Guidelines for police on issue & use of firearms (Statewatch archive)
[These guidelines were adopted in February 1987, replacing the ones of March 1983]
Principles governing issue
1. Firearms are to be issued only where there is reason to believe that a police officer may have to face a person who is armed or otherwise so dangerous that he could not safely be restrained without the use of firearms; they may also be issued for protection purposes or for the destruction of
Principles governing use
2. Firearms are to be fired by police officers only as a last resort when conventional methods have been tried and failed, or must, from the nature of the circumstances obtaining, be unlikely to succeed if tried. They may be fired, for example, when it is apparent that a police officer cannot achieve the lawful purpose of preventing loss, or further loss, of life by any other means.
Authority to issue
3. Authority to issue firearms should be given by an officer of ACPO rank, save where a delay in getting in touch with such an officer could result in loss of life or serious injury, in which case a Chief Superintendent or Superintendent may authorise issue. In such circumstances an officer of ACPO rank should be informed as soon as possible. Special arrangements may apply where firearms are issued regularly for protection purposes, but these should be authorised by an officer of ACPO rank in the first instance.
Conditions of issue and use
4. The ACPO Manual of Guidance on the Police Use of Firearms is the single authoritative source of guidance on tactical and operational matters relating to the use of firearms by the police.
5. Firearms should be issued only to officers who have been trained and authorised in a particular class of weapon. Officers authorised to use firearms must attend regular refresher courses and those failing to do so or to reach the qualifying standard will lose their authorisation and must not thereafter be issued with firearms. Authorised firearms officers must hold an authorisation card showing the type(s) of weapon that may be issued to them. The authorisation card must be produced before a weapon is Issued and must always be carried when the officer is armed. The card holder's signature in the issue register should be verified against the signature on the officer's warrant card. The card should be issued without alteration and should have an expiry date.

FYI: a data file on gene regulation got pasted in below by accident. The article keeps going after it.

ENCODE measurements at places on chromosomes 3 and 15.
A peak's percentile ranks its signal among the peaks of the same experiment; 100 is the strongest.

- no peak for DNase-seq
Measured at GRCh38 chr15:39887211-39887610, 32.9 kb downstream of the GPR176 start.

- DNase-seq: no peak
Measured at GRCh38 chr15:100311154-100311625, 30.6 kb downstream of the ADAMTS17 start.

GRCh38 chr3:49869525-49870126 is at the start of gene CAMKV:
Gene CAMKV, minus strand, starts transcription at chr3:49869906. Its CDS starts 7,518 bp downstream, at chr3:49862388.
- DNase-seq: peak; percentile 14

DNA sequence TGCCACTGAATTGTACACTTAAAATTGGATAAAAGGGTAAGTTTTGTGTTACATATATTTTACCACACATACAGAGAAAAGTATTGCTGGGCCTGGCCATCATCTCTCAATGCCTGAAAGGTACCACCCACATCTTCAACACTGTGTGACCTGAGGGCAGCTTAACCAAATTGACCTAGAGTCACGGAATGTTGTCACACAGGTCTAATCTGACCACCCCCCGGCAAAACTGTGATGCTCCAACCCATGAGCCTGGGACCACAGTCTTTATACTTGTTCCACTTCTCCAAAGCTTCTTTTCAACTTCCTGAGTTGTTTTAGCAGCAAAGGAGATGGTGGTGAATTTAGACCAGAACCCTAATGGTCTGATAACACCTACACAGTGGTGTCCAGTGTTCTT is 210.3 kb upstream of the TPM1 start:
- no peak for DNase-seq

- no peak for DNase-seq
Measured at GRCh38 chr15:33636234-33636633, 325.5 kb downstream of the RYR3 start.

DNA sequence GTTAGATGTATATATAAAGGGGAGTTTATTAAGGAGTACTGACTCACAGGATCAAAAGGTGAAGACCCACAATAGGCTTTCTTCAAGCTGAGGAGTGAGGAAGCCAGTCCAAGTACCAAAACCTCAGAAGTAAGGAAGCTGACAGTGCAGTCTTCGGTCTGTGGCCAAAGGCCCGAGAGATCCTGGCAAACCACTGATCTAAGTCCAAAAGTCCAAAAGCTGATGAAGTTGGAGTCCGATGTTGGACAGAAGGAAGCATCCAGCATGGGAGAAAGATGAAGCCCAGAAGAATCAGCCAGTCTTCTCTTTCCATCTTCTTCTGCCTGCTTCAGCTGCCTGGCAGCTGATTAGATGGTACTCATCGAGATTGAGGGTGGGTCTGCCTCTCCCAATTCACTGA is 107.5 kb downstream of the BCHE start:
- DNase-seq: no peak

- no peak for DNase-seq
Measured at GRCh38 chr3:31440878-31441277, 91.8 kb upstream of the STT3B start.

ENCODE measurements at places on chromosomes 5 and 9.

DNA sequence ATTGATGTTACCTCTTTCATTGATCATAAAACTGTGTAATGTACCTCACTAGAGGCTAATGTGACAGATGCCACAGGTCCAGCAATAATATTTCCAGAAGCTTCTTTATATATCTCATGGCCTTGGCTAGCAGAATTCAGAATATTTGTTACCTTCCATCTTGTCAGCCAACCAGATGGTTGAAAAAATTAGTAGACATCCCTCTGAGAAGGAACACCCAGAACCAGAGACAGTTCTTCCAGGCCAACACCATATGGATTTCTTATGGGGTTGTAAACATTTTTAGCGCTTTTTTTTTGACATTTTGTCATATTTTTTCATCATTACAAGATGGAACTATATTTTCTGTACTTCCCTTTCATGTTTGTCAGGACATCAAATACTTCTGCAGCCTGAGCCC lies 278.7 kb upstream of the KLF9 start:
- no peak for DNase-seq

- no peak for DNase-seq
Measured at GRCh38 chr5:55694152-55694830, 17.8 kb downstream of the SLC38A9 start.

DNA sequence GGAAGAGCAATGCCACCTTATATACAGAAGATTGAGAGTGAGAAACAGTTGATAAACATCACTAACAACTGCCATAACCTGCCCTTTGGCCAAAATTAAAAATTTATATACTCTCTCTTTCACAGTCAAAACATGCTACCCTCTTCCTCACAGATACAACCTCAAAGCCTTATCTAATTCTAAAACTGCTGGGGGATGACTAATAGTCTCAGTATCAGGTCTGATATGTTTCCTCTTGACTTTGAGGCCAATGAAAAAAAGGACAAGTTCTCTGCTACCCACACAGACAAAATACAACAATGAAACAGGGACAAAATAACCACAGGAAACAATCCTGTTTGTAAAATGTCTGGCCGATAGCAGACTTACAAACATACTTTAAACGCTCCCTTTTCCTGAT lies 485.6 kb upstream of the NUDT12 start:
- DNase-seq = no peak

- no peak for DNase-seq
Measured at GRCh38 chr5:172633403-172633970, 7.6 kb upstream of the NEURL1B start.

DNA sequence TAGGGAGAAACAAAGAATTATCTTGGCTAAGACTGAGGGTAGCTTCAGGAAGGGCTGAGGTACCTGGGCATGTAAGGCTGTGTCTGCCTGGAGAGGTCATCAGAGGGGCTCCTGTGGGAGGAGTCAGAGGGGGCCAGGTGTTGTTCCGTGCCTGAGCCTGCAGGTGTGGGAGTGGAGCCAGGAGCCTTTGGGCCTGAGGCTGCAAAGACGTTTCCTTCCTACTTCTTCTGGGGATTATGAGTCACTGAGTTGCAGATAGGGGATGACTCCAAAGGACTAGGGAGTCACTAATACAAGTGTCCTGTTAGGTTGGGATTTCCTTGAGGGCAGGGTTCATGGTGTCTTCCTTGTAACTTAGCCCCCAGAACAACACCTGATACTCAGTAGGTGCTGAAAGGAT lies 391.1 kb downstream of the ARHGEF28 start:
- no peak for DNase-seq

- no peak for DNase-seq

6. Records of issue and operational use must be maintained. All occasions on which shots are fired by police officers other than to destroy animals must be thoroughly investigated by a senior officer and a full written report prepared.
7. In any armed operation briefing by senior officers is of paramount Importance and must include both authorised firearms officers and non-firearms personnel involved in the operation. Senior officers must stress the objective of the operation including specifically the individual responsibility of authorised firearms officers. Particular attention must be paid to the possible presence of innocent parties.
Use of minimum force
8. Nothing In these guidelines affects the principle, to which Section 3 of the Criminal Law Act 1967 gives effect, that only such force as is reasonable in the circumstances may be used. The degree of force justified will vary according to the circumstances of each case. Responsibility for firing a weapon rests with the individual officer and a decision to do so may have to be justified in legal proceedings.
9. If it is reasonable to do so an oral warning is to be given before opening fire.
10. Urgent steps are to be taken Lo ensure that early medical attention is provided for any casualties.
11. A brief summary of the most important points for an individual officer is attached. It is suggested that this summary be placed on the reverse side of each authorisation card so that officers will have it with them whenever they are armed.
AUTHORISED FIREARMS OFFICERS
GUIDELINES ON USE OF MINIMUM FORCE
Section 3 of the Criminal Law Act 1967 reads:
"A person may use such force as is reasonable in the circumstances in the prevention of crime, or in the effecting or assisting in the lawful arrest of offenders or suspected offenders or of persons unlawfully at large."
A firearm is to be fired only as a last resort. Other methods must have been tried and failed, or must - because of the circumstances - be unlikely to succeed if tried. For example, a firearm may be fired when it is apparent that the police cannot achieve their lawful purpose of preventing loss, or further loss, of life by any other means. If it is reasonable to do so an oral warning is to be given before opening fire.
The responsibility for the USE of the firearm is an INDIVIDUAL decision which may have to be justified in legal proceedings.
REMEMBER THE LAW. REMEMBER YOUR TRAINING.
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